Average JIF Percentile

Average percentile for journals that are included in more than one subject category. This is calculated by the sum of the JIF Percentile for each category divided by the number of categories.  


More information about the Journal Citation Reports and the metrics used is available in on the JCR LibGuide.

Comparing journals - Rank by Journal Impact Factor

Can you compare journals only by looking at their Journal Impact Factor? When the journals belong to the same subject category and share the same citation pattern, you can look at the ranking of the journals within that subject category.

When the journals don't belong to the same category, you can't easily compare the Journal Impact Factors. The journals will come from different subject fields with their own citation cultures.

You can however take a look at the 'Quartile in Category': in which quartile (25 %) is the journal within its category? Or look at the JIF Percentile: this metric transforms the rank in category by Journal Impact Factor into a percentile value. This helps to identify the top journals within a certain field. You can find this information on the Journal Profile - check the Rank section.

This is an example: the journals in the list all have a 2020 Journal Impact Factor of 2.000. If you want to compare them, look at the Quartile or the JIF Percentile. A JIF of 2.000 in some categories means that the journal is in the first quartile, but in other categories the journal is in the third quartile.

Title Category Journal Impact Factor - 2020 Rank in Category Quartile JIF Percentile
Philosophy & Public Affairs Ethics 2.000 20/56 Q2 65.18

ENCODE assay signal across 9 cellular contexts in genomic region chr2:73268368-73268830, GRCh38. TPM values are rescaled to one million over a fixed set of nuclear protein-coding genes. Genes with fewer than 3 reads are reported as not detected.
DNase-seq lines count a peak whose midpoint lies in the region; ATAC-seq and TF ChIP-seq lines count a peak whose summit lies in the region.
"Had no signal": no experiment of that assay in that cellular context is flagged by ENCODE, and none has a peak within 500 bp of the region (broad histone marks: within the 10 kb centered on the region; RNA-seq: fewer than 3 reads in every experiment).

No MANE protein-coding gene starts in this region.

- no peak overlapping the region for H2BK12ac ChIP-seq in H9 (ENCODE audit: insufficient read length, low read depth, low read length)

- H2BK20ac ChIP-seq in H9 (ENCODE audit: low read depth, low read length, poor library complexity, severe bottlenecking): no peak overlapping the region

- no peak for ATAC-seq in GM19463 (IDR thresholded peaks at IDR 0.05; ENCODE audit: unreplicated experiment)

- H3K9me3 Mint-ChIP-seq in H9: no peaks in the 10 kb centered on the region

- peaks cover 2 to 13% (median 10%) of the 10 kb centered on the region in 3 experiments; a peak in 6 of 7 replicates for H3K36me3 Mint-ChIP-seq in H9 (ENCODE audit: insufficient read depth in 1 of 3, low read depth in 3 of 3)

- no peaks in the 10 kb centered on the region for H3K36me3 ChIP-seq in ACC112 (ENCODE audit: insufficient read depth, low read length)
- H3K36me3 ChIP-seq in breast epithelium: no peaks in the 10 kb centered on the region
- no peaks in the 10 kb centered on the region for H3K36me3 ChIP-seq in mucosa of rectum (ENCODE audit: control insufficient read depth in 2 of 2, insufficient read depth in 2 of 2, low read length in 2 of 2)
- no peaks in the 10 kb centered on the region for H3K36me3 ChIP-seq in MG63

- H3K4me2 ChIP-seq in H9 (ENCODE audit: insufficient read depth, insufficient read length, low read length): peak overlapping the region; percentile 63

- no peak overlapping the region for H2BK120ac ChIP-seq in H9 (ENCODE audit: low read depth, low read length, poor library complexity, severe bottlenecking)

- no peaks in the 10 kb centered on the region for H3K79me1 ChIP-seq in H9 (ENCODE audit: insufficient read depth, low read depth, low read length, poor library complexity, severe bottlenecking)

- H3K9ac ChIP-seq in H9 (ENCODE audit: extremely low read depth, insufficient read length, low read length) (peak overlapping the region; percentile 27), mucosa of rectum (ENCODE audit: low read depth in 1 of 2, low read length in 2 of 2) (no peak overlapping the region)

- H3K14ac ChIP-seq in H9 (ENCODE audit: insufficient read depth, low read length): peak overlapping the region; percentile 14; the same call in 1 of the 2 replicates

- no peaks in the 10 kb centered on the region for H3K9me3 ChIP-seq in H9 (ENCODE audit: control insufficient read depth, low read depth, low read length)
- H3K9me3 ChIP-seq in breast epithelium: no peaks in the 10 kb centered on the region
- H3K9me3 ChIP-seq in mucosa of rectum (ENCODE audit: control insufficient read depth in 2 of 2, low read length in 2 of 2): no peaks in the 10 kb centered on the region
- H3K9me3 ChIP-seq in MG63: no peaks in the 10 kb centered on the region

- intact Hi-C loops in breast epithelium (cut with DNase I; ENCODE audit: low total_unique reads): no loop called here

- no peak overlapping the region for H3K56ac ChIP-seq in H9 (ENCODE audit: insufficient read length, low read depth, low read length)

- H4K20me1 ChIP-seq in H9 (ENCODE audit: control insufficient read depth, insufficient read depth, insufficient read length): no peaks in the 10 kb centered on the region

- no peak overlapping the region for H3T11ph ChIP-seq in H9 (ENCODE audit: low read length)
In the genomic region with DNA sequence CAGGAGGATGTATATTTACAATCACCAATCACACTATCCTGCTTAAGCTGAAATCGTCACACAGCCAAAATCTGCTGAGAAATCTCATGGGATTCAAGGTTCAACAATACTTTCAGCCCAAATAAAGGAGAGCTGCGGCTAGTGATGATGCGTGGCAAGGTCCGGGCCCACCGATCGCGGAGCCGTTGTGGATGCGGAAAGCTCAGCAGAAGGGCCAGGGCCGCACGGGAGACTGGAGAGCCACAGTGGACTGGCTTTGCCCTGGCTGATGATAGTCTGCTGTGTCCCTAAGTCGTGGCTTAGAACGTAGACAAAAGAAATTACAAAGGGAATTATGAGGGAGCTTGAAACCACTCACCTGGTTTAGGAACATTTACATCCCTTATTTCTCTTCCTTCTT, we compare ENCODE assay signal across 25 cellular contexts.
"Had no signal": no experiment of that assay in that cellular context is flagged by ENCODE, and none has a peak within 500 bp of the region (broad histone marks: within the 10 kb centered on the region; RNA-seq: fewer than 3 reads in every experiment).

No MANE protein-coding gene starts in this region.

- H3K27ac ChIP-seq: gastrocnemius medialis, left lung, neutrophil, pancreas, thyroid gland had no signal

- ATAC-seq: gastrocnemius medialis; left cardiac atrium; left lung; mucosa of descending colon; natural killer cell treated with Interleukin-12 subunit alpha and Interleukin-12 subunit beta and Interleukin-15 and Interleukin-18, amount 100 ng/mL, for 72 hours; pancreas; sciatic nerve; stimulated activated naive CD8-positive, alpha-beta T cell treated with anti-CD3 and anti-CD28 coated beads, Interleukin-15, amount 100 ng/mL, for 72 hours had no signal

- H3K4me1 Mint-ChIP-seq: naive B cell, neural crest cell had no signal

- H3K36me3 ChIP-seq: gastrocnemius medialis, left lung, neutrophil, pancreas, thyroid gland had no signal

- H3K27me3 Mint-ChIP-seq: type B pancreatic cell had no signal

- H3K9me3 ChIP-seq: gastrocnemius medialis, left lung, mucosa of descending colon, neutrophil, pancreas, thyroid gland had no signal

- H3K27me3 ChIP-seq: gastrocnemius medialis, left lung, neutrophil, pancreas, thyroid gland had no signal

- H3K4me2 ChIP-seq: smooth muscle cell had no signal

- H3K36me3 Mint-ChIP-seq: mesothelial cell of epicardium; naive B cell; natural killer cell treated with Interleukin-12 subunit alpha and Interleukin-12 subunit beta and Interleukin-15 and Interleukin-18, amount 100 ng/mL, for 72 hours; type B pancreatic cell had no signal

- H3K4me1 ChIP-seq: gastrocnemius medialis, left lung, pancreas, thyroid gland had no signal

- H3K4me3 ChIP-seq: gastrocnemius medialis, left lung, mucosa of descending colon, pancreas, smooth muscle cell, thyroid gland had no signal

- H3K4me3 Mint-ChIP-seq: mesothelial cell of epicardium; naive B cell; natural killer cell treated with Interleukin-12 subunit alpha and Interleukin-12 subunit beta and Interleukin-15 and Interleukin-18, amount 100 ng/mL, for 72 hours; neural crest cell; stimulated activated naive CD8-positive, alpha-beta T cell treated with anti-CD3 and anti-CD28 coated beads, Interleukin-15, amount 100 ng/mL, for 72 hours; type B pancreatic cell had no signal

Philosophy & Public Affairs Political Science 2.000 98/182 Q3 46.63
Journal of Environmental Law Law 2.000 43/151 Q2 71.85
Journal of Environmental Law Environmental Studies 2.000 104/125 Q4 17.20
Journal of Asian Public Policy Area Studies 2.000 13/80 Q1 84.38

Comparing journals - Journal Citation Indicator

In the 2021 Journal Citation Reports, a new metric, the Journal Citation Indicator (JCI), has been calculatied for 2020, 2019, 2018 and 2017. The JCI is a journal metric normalized for subject category, publication year and document type.

The JCI is calculated as the average of the Category Normalized Citation Impact (CNCI) of the articles and reviews published in the journal in the prior three-year period, using a four year citation window. For example: for the JCI 2020 the articles and reviews published in 2017, 2018 and 2019 are used, and the citations received in 2017, 2018, 2019 and 2020.

The CNCI is the ratio of the actual citations an article or review received, to the expected citations for documents of the same age, type and subject category. The expected citations are calculated as the average number of citaitons to documents of the same document type (article or review), publication year and subject category. 

A JCI of 1.0 means that the papers published in the journal received citations equal to the average (mean) for the category. A value greater than 1.0 menas that they performed better than expected. 

The journal profile in the JCR shows the Journal Citation Indicator trend and the rank in the subject category based on the JCI. 

Because the JCI is normalized, it is possible to use the JCI to compare journals across categories, but comparisons are best made in adjacent fields, that share similar citation patterns.